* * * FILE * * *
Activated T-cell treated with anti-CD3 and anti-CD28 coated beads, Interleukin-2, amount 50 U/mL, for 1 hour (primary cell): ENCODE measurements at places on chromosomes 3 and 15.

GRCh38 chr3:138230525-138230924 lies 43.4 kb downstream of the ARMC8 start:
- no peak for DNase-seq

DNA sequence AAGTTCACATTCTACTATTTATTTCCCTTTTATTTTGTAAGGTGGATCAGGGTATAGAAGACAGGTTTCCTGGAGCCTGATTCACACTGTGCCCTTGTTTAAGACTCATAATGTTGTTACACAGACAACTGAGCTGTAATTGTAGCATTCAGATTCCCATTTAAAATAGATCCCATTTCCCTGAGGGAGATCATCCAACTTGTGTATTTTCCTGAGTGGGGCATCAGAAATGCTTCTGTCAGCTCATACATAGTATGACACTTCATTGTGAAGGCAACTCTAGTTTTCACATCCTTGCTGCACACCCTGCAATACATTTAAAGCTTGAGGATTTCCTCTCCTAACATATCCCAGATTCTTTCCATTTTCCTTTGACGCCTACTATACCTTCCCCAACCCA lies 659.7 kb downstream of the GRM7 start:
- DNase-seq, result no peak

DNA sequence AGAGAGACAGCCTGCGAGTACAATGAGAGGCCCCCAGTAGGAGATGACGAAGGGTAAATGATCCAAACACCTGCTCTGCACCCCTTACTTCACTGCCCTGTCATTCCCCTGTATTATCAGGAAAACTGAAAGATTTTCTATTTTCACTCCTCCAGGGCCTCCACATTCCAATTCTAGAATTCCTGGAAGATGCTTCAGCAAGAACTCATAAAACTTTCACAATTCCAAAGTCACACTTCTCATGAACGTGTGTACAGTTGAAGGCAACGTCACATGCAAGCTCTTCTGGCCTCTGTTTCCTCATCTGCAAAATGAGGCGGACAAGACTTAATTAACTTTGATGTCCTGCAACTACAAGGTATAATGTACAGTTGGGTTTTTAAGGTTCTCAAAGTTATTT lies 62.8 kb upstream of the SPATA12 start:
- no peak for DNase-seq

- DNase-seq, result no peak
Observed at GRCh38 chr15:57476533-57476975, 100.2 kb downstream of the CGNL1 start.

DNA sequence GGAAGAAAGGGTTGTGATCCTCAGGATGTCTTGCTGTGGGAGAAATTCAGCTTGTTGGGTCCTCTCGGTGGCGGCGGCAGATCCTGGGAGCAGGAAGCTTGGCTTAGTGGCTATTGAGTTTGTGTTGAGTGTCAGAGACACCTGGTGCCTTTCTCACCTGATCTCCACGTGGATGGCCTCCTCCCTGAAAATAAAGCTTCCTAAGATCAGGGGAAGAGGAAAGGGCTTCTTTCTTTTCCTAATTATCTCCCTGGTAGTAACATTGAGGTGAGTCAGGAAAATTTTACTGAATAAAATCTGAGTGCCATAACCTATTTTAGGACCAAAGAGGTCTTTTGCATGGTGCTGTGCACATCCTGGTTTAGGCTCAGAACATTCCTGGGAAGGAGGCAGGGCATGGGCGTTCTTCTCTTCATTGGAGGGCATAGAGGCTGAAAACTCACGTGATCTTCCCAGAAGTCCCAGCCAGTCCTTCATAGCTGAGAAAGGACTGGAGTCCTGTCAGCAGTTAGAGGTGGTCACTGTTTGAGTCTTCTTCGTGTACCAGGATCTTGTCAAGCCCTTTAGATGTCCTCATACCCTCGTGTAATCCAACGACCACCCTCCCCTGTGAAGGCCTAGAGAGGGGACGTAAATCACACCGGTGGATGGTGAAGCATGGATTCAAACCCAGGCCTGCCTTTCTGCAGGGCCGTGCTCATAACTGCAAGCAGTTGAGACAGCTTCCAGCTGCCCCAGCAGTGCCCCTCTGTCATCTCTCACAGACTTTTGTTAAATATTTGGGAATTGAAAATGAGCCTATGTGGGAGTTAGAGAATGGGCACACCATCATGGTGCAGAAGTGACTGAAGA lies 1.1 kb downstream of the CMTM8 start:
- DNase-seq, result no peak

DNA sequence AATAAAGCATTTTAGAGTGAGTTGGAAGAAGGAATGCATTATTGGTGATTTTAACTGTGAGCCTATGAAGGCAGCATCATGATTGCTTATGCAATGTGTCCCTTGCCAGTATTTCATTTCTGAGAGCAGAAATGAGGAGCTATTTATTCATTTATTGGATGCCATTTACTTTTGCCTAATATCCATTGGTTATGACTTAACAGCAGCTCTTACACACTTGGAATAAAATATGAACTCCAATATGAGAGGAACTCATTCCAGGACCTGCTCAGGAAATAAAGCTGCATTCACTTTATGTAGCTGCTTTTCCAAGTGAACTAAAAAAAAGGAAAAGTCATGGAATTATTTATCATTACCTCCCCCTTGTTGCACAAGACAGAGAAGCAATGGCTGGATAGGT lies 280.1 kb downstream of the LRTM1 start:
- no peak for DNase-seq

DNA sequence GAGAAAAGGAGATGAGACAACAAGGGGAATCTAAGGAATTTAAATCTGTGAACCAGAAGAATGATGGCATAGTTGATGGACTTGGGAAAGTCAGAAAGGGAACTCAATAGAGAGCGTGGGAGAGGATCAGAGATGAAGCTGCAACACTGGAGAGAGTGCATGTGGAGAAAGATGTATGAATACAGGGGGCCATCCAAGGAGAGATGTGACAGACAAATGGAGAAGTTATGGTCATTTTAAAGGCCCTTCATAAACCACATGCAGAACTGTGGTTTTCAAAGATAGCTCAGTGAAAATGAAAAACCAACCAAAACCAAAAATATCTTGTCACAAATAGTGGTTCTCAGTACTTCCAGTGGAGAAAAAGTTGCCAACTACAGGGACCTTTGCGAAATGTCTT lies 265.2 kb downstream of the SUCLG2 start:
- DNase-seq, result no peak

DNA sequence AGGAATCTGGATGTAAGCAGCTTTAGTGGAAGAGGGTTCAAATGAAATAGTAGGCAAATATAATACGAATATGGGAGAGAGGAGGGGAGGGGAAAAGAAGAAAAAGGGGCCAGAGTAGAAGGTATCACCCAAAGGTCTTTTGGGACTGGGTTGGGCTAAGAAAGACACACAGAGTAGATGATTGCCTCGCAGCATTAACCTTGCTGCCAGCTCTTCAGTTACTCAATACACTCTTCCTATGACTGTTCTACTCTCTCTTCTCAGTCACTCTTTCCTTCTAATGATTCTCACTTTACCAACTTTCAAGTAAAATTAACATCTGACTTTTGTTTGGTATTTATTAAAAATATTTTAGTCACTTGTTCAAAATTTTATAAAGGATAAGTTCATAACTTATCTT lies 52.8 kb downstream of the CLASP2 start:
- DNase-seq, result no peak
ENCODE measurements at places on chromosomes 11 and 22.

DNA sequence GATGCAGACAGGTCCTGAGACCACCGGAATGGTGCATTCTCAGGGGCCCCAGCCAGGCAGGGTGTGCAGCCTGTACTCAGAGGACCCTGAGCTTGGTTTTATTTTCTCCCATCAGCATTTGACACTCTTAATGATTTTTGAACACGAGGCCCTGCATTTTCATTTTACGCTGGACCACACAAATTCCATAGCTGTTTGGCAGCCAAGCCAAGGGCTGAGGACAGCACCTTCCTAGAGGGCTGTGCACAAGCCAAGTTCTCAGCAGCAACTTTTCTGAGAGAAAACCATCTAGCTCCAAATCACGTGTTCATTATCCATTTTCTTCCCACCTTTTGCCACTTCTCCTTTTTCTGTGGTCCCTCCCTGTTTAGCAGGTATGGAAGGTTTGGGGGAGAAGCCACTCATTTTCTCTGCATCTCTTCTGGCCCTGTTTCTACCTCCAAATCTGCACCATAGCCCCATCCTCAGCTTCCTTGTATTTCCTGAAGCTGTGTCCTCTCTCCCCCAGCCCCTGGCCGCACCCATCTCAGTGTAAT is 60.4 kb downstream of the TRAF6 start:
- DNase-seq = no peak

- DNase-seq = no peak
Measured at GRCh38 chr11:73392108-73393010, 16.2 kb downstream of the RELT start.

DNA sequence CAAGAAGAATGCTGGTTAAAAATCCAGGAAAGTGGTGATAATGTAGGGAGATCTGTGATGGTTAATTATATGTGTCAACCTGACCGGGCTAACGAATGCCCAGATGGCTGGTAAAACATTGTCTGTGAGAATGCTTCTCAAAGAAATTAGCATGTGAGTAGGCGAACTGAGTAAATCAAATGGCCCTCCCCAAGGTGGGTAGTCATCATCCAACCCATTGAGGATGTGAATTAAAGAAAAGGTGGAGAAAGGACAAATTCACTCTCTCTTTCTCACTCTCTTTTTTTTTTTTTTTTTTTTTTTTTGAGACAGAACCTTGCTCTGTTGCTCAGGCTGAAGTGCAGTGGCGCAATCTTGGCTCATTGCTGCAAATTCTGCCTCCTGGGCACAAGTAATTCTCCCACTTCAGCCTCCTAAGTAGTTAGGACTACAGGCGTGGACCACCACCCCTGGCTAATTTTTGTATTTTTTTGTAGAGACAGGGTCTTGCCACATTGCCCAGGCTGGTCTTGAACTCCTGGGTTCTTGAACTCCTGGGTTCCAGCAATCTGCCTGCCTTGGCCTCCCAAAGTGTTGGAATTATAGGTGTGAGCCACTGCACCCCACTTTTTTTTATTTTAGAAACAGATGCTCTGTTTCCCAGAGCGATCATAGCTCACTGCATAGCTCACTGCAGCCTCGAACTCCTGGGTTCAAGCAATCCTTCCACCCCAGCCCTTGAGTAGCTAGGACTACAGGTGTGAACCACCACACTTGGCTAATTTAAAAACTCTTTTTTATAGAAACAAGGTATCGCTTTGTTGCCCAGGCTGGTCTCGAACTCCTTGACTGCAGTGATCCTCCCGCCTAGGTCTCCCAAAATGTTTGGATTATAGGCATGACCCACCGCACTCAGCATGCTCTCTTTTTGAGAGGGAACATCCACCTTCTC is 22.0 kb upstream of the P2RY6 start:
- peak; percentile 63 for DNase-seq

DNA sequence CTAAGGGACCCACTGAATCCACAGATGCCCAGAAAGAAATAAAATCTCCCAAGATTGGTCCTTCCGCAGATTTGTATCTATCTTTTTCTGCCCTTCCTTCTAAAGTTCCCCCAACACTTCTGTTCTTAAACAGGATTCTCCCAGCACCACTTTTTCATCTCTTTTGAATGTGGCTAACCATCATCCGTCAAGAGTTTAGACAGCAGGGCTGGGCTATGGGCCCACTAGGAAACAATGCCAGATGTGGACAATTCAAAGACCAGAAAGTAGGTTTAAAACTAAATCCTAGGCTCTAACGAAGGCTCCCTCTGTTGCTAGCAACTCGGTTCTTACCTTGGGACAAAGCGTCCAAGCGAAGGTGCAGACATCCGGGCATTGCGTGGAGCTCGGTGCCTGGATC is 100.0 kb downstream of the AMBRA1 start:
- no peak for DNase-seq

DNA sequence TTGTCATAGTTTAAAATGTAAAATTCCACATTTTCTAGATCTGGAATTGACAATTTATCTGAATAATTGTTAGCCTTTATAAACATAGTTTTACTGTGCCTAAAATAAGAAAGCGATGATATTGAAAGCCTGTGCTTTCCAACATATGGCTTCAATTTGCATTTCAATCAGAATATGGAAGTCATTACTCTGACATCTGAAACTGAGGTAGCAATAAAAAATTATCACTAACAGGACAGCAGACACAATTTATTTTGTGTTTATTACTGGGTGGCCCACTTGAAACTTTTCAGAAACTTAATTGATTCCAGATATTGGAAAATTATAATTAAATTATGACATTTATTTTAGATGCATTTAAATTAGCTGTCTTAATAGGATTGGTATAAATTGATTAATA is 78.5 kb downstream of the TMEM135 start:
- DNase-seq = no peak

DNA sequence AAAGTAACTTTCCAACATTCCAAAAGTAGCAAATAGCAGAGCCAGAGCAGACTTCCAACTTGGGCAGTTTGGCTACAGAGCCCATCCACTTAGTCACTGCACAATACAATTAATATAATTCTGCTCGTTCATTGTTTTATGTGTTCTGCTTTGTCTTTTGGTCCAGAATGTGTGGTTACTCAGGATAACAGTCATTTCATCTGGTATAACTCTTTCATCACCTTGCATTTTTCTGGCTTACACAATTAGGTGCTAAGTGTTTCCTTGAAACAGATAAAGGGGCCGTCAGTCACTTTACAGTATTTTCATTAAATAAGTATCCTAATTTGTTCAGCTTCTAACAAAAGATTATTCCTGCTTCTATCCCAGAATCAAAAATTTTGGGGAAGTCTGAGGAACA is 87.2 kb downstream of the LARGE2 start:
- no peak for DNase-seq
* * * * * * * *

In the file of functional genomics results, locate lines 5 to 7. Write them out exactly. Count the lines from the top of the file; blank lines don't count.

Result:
- DNase-seq, result no peak

DNA sequence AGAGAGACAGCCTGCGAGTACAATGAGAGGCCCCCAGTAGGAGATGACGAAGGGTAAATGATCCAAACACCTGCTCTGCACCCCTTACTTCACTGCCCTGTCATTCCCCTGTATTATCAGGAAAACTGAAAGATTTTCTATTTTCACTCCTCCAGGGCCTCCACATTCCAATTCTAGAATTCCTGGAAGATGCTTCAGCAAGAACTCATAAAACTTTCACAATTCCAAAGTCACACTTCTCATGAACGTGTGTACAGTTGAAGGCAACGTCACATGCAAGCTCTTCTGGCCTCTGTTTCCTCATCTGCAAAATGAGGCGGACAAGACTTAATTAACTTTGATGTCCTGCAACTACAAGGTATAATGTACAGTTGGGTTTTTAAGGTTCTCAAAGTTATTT lies 62.8 kb upstream of the SPATA12 start:
- no peak for DNase-seq